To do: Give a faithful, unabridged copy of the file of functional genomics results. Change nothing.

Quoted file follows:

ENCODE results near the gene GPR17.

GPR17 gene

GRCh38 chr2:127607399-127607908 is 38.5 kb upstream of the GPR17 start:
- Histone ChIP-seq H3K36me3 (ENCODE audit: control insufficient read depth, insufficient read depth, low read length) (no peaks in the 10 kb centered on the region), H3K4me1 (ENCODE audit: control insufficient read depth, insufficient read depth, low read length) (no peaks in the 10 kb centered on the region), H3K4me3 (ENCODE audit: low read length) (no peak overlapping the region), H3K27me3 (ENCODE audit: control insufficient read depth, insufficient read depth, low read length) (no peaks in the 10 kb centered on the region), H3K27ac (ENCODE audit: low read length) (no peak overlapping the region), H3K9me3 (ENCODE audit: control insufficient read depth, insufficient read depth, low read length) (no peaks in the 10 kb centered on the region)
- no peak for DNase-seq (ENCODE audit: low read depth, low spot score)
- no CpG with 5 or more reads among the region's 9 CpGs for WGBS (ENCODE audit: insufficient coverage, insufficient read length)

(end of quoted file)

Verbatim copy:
ENCODE results near the gene GPR17.

GPR17 gene

GRCh38 chr2:127607399-127607908 is 38.5 kb upstream of the GPR17 start:
- Histone ChIP-seq H3K36me3 (ENCODE audit: control insufficient read depth, insufficient read depth, low read length) (no peaks in the 10 kb centered on the region), H3K4me1 (ENCODE audit: control insufficient read depth, insufficient read depth, low read length) (no peaks in the 10 kb centered on the region), H3K4me3 (ENCODE audit: low read length) (no peak overlapping the region), H3K27me3 (ENCODE audit: control insufficient read depth, insufficient read depth, low read length) (no peaks in the 10 kb centered on the region), H3K27ac (ENCODE audit: low read length) (no peak overlapping the region), H3K9me3 (ENCODE audit: control insufficient read depth, insufficient read depth, low read length) (no peaks in the 10 kb centered on the region)
- no peak for DNase-seq (ENCODE audit: low read depth, low spot score)
- no CpG with 5 or more reads among the region's 9 CpGs for WGBS (ENCODE audit: insufficient coverage, insufficient read length)